Suppliers Stack Smorgasbord

But users may not feed heavily on new offerings in the storage services explosion

April 19, 2006

5 Min Read
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Seems there's a storage services explosion: Incentra has snapped up specialist NST for $5.5 million in cash, and Savvis is cranking up its managed storage story. (See Incentra Acquires NST and Savvis Expands Architecture.) All of this can be added to a range of newly-announced consulting services from storage vendors, including Computer Associates, EMC, and OnStor. (See EMC Pushes Service Horizons, ONStor Adds Services, and CA, GlassHouse Team Up.)

Closer inspection hints the explosion may be more of a sparkler than a Roman candle. While demand for all kinds of IT services is rising, questions remain about the cost-effectiveness of managed storage services like those of Incentra and Savvis -- and the feasibility of buying storage consulting from a supplier like EMC.

Certainly, users are wrestling with the financial impact of their firms' data explosions. As well as the costs of adding additional storage to heavily burdened systems, a number of users have cited the strain on their existing IT personnel. (See San Antonio Spurs, University Makes Data Center Move, and Storage Skills Still Lag.) Still, despite bubble-era hopes of a large-scale move to storage services, the reality has been an ongoing "slow but steady" climb in demand, one fueled by smaller players rather than large enterprises.

For large firms, the cost of bandwidth needed to send large volumes of data to a remote provider's site is prohibitive. This has particularly been the case with online backup services. (See Online Backup Services: Weighing Their Worth and Storage Services Surge.) Hence, some sources think managed services are better suited to small companies.

"If you are a startup company, and you need storage, it may be better to go to a managed service provider," says Terry Michaelson, director of technical systems at the Princess Margaret Hospital in Toronto, Ontario.In Michaelson's view, for a larger firm with a well-defined storage infrastructure, a managed storage service could be overkill. "If it's economically feasible, and you have the expertise in-house, you would want to keep the storage in-house because the response times are quicker," he notes.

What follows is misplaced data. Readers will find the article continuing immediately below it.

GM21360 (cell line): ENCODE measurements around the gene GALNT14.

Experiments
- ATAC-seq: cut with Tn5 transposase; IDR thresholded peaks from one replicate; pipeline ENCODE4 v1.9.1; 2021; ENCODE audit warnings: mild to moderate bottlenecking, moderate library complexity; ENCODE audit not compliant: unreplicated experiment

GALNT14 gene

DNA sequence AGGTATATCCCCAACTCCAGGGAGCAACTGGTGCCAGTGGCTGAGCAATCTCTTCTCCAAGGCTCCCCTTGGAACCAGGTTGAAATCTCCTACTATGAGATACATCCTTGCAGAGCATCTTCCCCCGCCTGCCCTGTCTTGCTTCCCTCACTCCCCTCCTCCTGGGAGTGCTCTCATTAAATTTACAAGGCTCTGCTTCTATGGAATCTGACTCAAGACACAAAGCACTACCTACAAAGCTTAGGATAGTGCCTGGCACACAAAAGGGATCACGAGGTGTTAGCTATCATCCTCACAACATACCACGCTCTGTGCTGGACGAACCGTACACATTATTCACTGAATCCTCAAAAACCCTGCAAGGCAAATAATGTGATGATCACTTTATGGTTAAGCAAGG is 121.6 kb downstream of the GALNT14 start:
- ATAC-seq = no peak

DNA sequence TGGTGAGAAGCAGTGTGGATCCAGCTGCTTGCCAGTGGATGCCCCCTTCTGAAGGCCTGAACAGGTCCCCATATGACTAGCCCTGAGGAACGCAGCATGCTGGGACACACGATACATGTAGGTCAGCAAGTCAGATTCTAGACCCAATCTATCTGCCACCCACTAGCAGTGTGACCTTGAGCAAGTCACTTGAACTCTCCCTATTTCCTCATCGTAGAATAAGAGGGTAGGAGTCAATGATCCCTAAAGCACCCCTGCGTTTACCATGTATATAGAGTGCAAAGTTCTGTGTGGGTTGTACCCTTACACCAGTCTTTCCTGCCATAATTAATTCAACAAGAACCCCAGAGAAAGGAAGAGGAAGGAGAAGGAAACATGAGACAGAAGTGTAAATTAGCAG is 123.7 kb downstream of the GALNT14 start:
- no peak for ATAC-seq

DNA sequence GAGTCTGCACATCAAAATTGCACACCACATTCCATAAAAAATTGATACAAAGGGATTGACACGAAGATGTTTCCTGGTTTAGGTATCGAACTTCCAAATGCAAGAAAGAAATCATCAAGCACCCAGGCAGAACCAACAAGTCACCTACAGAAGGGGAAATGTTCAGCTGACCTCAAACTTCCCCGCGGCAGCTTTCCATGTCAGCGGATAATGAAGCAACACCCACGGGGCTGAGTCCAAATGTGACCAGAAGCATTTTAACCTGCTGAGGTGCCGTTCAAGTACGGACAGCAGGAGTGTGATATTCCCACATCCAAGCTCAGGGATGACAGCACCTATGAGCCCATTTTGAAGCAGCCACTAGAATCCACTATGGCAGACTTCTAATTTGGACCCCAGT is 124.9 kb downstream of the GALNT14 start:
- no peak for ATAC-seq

Michaelson's hospital, which specializes in radiography, is one example. Like many healthcare firms, the hospital is currently planning a major Picture Archiving and Communications System (PACS) for handling digital images, which he thinks rules out managed storage. (See PACS Poses Storage Challenge.)

"We're looking at a 35-Tbyte-per-year increase in our PACS data," explains Michaelson. He believes no managed service could give him the bandwidth he needs.

Managed storage isn't an easy sell for organizations of any size. Kevin Donnellan, enterprise infrastructure services director at the Screen Actors Guild - Producers Pension and Health Plans, which keeps its HP SAN in-house, needs to be shown and not told. He informs Byte and Switch he would want to see some real cost benefits before he makes the leap to managed storage. "If we could find a business partner that would help us save on admin and disaster recovery costs, we would entertain that solution," he says.